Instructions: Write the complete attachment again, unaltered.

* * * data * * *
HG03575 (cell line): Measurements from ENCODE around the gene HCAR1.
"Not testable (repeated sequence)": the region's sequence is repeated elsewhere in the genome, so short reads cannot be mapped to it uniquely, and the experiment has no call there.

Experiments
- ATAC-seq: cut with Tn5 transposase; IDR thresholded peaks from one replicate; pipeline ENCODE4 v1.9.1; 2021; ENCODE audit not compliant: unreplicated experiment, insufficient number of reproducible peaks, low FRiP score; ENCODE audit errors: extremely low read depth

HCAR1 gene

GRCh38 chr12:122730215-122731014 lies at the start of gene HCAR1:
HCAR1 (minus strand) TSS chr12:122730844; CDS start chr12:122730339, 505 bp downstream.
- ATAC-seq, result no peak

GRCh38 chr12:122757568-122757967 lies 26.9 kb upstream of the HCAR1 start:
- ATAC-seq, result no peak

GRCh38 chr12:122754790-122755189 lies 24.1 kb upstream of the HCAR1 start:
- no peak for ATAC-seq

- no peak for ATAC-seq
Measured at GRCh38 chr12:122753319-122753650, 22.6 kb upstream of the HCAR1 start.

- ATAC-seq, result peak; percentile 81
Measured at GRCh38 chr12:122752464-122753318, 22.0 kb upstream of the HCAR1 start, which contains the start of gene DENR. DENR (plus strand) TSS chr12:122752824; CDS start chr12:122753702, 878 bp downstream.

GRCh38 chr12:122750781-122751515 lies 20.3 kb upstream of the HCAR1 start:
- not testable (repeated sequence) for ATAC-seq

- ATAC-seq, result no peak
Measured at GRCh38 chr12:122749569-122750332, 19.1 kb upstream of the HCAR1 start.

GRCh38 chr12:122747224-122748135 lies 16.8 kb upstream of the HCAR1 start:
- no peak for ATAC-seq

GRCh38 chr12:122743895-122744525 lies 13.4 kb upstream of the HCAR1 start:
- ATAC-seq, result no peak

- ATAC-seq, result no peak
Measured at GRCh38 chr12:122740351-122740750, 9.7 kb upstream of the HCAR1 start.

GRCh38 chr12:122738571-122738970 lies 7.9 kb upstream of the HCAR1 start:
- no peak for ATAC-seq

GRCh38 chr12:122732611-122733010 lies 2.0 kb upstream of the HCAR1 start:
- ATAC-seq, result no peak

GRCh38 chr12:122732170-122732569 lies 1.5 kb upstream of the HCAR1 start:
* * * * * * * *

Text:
HG03575 (cell line): Measurements from ENCODE around the gene HCAR1.
"Not testable (repeated sequence)": the region's sequence is repeated elsewhere in the genome, so short reads cannot be mapped to it uniquely, and the experiment has no call there.

Experiments
- ATAC-seq: cut with Tn5 transposase; IDR thresholded peaks from one replicate; pipeline ENCODE4 v1.9.1; 2021; ENCODE audit not compliant: unreplicated experiment, insufficient number of reproducible peaks, low FRiP score; ENCODE audit errors: extremely low read depth

HCAR1 gene

GRCh38 chr12:122730215-122731014 lies at the start of gene HCAR1:
HCAR1 (minus strand) TSS chr12:122730844; CDS start chr12:122730339, 505 bp downstream.
- ATAC-seq, result no peak

GRCh38 chr12:122757568-122757967 lies 26.9 kb upstream of the HCAR1 start:
- ATAC-seq, result no peak

GRCh38 chr12:122754790-122755189 lies 24.1 kb upstream of the HCAR1 start:
- no peak for ATAC-seq

- no peak for ATAC-seq
Measured at GRCh38 chr12:122753319-122753650, 22.6 kb upstream of the HCAR1 start.

- ATAC-seq, result peak; percentile 81
Measured at GRCh38 chr12:122752464-122753318, 22.0 kb upstream of the HCAR1 start, which contains the start of gene DENR. DENR (plus strand) TSS chr12:122752824; CDS start chr12:122753702, 878 bp downstream.

GRCh38 chr12:122750781-122751515 lies 20.3 kb upstream of the HCAR1 start:
- not testable (repeated sequence) for ATAC-seq

- ATAC-seq, result no peak
Measured at GRCh38 chr12:122749569-122750332, 19.1 kb upstream of the HCAR1 start.

GRCh38 chr12:122747224-122748135 lies 16.8 kb upstream of the HCAR1 start:
- no peak for ATAC-seq

GRCh38 chr12:122743895-122744525 lies 13.4 kb upstream of the HCAR1 start:
- ATAC-seq, result no peak

- ATAC-seq, result no peak
Measured at GRCh38 chr12:122740351-122740750, 9.7 kb upstream of the HCAR1 start.

GRCh38 chr12:122738571-122738970 lies 7.9 kb upstream of the HCAR1 start:
- no peak for ATAC-seq

GRCh38 chr12:122732611-122733010 lies 2.0 kb upstream of the HCAR1 start:
- ATAC-seq, result no peak

GRCh38 chr12:122732170-122732569 lies 1.5 kb upstream of the HCAR1 start: